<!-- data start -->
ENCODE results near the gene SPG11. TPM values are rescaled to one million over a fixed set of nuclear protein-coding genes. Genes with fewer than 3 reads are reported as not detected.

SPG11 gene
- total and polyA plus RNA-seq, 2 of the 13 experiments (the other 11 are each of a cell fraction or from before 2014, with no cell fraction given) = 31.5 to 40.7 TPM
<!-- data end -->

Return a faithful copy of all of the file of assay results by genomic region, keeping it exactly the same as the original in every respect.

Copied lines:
ENCODE results near the gene SPG11. TPM values are rescaled to one million over a fixed set of nuclear protein-coding genes. Genes with fewer than 3 reads are reported as not detected.

SPG11 gene
- total and polyA plus RNA-seq, 2 of the 13 experiments (the other 11 are each of a cell fraction or from before 2014, with no cell fraction given) = 31.5 to 40.7 TPM